Author: Aseem Shrivastava, Ashish Kothari
Publisher: Penguin Viking
Price: Rs 699
Grounded in research, rich with anecdotes and unabashedly ideological, Aseem Shrivastava and Ashish Kothari have written a book on India that should be mandatory reading for all gung-ho neo-liberals who work out of Yojana Bhavan and North Block, says Paranjoy Guha Thakurta
There are some who sincerely believe that the rest of the world is so completely enamoured of India’s “growth story” that they are willing to ignore the simple fact that this country is home to the largest population of the poor, hungry and malnourished in any country on the planet. There are individuals who are firmly of the view that economic growth, usually measured in terms of the pace of expansion of gross domestic product, is the panacea for most of the ills that plague this nation, including pathetic public health-care facilities, inadequate primary education, a fast-deteriorating environment and left-wing extremism.
Whenever the words “equity” or “redistribution” enter the discourse, the adherents to such views vehemently argue that India will never be able to ensure that a substantial share of its population is lifted up from the miserable human development conditions they live in, conditions that are worse than those currently prevalent in sub-Saharan Africa; that is, unless the Indian economy grows faster and faster. The example of China invariably follows such a contention. Mention inequality, corruption and crony capitalism and this group will argue that these are supposedly inevitable consequences of two decades of economic liberalism and relatively fast growth and that the country can never revert to the bad old days of socialism, Indira Gandhi-style. The problem with this logic is the belief that the economic polices followed during the ’60s and the ’70s were indeed “socialistic”, which is quite dubious.
Although those in positions of power and authority repeatedly swear by the need for “inclusive growth” and genuflect whenever the name of the proverbial aam admi is invoked, in actual practice, the policies and prescriptions that have been followed over the past two decades and longer have widened economic inequalities, thereby contributing to mounting social tensions.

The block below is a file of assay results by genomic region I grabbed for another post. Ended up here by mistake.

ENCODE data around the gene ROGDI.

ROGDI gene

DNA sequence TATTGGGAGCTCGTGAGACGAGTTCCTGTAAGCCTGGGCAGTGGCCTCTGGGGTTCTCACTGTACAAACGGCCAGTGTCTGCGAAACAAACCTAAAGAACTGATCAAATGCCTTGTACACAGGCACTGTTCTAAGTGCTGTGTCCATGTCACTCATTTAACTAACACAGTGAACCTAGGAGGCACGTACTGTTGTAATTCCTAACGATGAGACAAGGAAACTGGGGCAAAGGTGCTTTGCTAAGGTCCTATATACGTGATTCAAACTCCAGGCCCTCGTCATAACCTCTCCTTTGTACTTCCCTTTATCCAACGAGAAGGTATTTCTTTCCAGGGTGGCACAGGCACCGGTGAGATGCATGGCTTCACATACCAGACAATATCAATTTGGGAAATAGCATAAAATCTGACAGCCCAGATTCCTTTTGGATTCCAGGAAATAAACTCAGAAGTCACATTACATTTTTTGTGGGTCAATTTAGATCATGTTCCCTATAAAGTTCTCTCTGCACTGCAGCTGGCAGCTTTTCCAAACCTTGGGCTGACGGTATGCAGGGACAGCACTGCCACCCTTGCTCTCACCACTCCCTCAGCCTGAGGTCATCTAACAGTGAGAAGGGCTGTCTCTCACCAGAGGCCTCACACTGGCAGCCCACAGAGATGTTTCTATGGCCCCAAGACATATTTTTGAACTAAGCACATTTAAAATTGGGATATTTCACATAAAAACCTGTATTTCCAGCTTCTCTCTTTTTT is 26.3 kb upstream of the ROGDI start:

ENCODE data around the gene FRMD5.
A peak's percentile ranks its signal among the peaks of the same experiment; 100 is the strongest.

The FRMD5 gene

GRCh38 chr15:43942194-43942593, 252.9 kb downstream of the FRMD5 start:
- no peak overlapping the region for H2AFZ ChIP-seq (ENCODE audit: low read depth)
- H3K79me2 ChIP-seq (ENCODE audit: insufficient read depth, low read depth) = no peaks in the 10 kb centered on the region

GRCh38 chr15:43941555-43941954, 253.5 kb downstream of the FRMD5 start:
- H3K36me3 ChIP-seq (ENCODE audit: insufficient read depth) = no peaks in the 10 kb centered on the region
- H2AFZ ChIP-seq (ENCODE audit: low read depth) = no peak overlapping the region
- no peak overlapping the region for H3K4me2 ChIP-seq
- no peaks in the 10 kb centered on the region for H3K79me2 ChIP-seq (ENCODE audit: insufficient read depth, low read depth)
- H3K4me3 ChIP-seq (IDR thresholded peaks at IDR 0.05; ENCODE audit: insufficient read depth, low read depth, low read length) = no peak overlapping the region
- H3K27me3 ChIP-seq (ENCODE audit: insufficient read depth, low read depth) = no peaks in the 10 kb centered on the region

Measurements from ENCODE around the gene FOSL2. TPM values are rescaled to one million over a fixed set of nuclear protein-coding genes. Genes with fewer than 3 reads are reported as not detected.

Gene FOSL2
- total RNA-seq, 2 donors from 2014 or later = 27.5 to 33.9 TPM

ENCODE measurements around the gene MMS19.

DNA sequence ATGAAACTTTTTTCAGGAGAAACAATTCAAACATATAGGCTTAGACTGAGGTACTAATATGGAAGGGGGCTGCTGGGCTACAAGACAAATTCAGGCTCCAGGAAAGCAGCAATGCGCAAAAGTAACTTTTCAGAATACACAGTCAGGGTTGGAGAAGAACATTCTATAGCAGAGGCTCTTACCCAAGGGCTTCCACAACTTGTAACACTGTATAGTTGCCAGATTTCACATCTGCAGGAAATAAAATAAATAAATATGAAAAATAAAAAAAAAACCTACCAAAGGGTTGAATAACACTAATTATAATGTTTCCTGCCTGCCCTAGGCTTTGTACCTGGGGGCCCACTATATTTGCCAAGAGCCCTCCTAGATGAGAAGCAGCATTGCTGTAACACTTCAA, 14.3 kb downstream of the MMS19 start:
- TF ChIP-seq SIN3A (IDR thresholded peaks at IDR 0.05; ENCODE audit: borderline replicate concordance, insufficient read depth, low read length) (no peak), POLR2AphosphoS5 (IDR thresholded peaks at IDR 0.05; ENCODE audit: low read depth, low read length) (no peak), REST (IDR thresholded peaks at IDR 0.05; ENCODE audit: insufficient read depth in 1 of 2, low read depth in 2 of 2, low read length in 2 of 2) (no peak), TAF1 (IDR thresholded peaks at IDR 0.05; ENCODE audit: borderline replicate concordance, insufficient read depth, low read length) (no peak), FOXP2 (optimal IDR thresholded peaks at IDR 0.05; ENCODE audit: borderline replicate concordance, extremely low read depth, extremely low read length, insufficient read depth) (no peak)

Aseem Shrivastava and Ashish Kothari marshal an array of incontrovertible facts and figures to highlight how much of India’s recent growth can be characterised as predatory – they question the paradigm of development followed by the country’s leadership that has, as a result, damaged the basis for ecologically-sustainable and truly democratic progress.
Shrivastava has more of an academic background in comparison to Kothari who has actively participated in various people’s movements. The two combine well in the volume which, while not lacking academic rigour, includes a wealth of anecdotal evidence chronicling conflicts over land, water and other natural resources.
Churning the Earth also considers how these issues have sharply polarised society by widening the divide — not only between India and Bharat — but also between the affluent and the underprivileged within urban and rural areas.
This book should be made mandatory reading for all those gung-ho neo-liberals who work out of Delhi’s Yojana Bhavan and North Block. But the chances are that they will prefer to remain cloistered in their gated colonies and not like to read a well-researched publication that systematically contradicts all their cherished views on the virtues of free-market capitalism in the Indian context — whether it be on the need for special economic zones or infrastructure projects that destroy the livelihoods of many to bring ephemeral benefits to a few.
In the section entitled “advance praise for the book”, author Amitav Ghosh is quoted saying, “Kothari and Shrivastava make it clear that they have no interest in grinding the usual ideological axes…” That’s not correct. The book is intensely ideological in every sense of the word. It questions the very ideological basis of economic liberalisation in India and the intellectual framework that seeks to justify corporate-led globalisation as the only — and best possible — alternative under the circumstances we live in at present. The book is a searing critique of the country’s recent development strategies. It questions the moral justifications that are given to support so-called reforms that are, in the opinion of the authors, threatening the future of India as a civilisation.
In terms of treatment and style of presentation, the cornucopia of hard facts coupled with stories of people and places by Shrivastava and Kothari ensure that they are successful in reaching out to the informed observer as well as the lay person. That is indeed an important quality of the book.
All critics of the government are often sought to be countered by the TINA (“there is no alternative”) argument. What the authors have done is meticulously documenting the alternatives that exist within an “overarching framework of radical ecological democracy”. Another world (in India) is indeed not only necessary but possible, they argue, as realists not as incorrigible optimists.